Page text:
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10 Research-Backed Reasons to Play an Instrument

lab coat scientific research reasons to play musical instrument

Considering all of the benefits, it should serve as no surprise that nearly half of all young adults in the United States report being able to play some kind of musical instrument.

Playing an instrument stimulates multiple parts of the brain, builds your hand-eye coordination skills, promotes creativity, and enhances your memory, even in those with Alzheimer's Disease. Along with the mental and physical health benefits, dipping your feet in this billion-dollar global market as a hobby may even end up earning you a few bucks.

Music affects the brain in many different ways. Needless to say, playing an instrument does wonders for both your physical and mental health. It is an activity that promotes creativity, self-expression, productivity, and may even prove to be lucrative in the long run. With so many different genres, sub-cultures, communities, and instruments to play, music is a craft that anyone and everyone should take advantage of enjoying.

  1. Playing an instrument boosts hand-eye coordination. This is no joke. Research has even found more neural connections and activity between both hemispheres of the brain in musicians opposed to those who don't dabble in the art. This study demonstrates that children who took lessons had enhanced motor skills and reaction time. Another study has found playing an instrument to be indisputably in recovering the motor skills of those who have suffered brain damage as the result of a stroke.

  2. Playing an instrument enhances your memory. Studies have proven that playing an instrument improves your working and verbal memory, which also benefits the memory of those with Alzheimer's Disease.

  3. Playing an instrument maintains your emotional health. Music has shown itself as an effective way to destress, but research is also finding it useful form of therapy to treat symptoms of depression, schizophrenia, and as a way to cope with trauma.

  4. Playing an instrument increases your reading comprehension. Reading music may not impact your vocabulary, but research has found that children who read music had enhanced reading comprehension skills. Musical training has also resulted in increased phonological awareness and sense of rhythm.

  5. Playing an instrument may earn you a few bucks. Music is a billion dollar industry, globally and the average musician in the United States earns nearly $30 an hour. Publishing your music online opens the flood gates to digital sales as well as revenue from listeners streaming your music on platforms like Apple Music and Spotify.

  6. Playing an instrument connects you with others. With so many different genres, there is bound to be a sound that speaks to everyone's soul. Playing an instrument is a great way to communicate and express yourself to others. Performing or simply rocking out in your garage with a few buddies is another great way to bond with and make new friends.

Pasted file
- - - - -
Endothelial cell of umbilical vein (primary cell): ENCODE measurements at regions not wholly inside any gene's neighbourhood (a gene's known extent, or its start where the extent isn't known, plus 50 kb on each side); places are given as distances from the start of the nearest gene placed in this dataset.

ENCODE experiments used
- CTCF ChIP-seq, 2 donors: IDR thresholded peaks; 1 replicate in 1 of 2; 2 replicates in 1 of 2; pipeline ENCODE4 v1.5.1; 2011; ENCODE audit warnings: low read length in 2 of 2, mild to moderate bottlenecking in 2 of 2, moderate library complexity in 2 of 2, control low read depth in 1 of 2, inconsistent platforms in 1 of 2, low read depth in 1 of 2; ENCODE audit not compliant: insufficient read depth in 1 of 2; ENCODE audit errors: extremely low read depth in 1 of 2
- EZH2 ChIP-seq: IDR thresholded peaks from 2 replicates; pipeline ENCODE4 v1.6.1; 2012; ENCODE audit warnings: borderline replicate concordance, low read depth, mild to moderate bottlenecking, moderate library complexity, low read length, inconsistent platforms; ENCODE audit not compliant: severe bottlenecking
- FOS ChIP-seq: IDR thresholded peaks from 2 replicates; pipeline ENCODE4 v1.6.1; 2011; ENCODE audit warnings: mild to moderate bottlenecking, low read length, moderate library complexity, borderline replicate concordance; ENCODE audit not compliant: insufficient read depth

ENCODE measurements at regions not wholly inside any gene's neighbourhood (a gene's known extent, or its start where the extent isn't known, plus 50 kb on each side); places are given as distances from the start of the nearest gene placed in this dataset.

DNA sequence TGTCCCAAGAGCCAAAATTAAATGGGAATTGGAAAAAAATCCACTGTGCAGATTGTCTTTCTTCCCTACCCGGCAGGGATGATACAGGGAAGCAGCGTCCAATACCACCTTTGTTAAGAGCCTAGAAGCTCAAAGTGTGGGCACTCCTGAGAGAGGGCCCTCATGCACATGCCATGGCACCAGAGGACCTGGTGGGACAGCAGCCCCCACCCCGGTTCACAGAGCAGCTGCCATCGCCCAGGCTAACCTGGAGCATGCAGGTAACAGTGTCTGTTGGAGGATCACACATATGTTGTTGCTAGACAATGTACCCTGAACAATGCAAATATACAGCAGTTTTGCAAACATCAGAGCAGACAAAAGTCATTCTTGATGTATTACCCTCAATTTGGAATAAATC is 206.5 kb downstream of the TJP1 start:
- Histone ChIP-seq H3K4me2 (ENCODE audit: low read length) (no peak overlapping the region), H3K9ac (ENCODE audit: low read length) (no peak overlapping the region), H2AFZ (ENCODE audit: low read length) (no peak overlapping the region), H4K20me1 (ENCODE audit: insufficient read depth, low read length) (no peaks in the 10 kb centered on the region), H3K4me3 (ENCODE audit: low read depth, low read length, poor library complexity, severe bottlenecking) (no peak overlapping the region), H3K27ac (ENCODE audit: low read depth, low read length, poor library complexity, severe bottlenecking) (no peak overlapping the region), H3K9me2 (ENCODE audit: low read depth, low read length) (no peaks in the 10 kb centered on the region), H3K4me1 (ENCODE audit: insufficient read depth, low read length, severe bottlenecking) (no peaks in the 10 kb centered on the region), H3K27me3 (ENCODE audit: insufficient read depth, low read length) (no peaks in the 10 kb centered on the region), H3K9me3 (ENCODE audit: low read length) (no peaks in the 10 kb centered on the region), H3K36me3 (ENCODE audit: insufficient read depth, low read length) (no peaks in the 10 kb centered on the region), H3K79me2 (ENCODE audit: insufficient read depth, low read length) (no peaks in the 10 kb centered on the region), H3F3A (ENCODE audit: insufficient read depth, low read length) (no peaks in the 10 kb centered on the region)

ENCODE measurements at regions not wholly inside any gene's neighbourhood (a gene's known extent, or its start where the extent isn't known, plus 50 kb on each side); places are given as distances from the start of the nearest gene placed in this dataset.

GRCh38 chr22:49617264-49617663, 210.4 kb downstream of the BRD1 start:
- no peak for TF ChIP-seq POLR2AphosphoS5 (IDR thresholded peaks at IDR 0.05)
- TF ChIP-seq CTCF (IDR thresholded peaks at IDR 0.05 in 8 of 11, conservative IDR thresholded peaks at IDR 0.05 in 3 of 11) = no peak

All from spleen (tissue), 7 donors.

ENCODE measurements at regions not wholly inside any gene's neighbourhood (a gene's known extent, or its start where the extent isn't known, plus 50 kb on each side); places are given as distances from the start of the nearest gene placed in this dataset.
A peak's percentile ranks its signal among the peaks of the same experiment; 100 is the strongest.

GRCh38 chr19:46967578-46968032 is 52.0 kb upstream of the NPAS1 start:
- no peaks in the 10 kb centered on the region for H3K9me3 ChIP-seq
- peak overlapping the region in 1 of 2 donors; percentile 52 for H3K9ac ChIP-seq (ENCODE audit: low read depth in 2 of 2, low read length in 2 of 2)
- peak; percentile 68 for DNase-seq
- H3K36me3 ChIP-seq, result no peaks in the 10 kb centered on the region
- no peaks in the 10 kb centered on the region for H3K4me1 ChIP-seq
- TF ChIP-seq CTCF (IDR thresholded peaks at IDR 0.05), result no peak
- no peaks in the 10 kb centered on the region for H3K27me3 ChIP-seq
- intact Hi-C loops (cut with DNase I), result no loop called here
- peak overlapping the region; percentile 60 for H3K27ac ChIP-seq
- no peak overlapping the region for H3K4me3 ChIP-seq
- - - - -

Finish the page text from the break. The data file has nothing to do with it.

7. Playing an instrument increases your mathematical skills. Believe it or not, music is incredibly mathematical. The relationship between notes is best depicted through ratios and composing your own music forces you to calculate your playing. Although simply reading and playing sheet music is enough to increase your awareness of these relationships. Research has also found that children who played keyboard scored significantly higher on standardized arithmetic tests than those who didn't

  8. Playing an instrument boosts your ability to focus. Even merely listening to music encourages the brain to concentrate.

  9. Playing an instrument increases your fine-hearing abilities. According to this study, music "tones the brain for auditory fitness". Musicians generally have improved hearing and auditory processing abilities, with the most skilled musicians retaining the ability to detect what notes are being played by ear.

  10. Playing an instrument introduces you to new cultures and ideas. It is assumed that music has existed for at least 50,000 years. That being said, it is only natural that there seems to be an endless array of genres, cultures, and ideas. Listening to and playing music from around the world introduces you to history, ideologies, and ideas from all around the world spanning across many different eras.

The benefits of playing an instrument are incredible and undeniable. This form of art promotes mental and physical wellness, socialization, and self-expression. Furthermore, playing an instrument increases your motor skills, reading comprehension, mathematical abilities, auditory processing, and overall cognition. Music has also been found as an effective form of therapy, treating symptoms associated with depression, schizophrenia, and Alzheimer's Disease.

Still looking for more reasons to try out one of our 30+ online music courses? Read 5 Reasons to Play an Instrument. For more information about ArtistWorks, our lessons, or our expert instructors, please contact us.

Purple bar 10 research backed reasons to play an instrument




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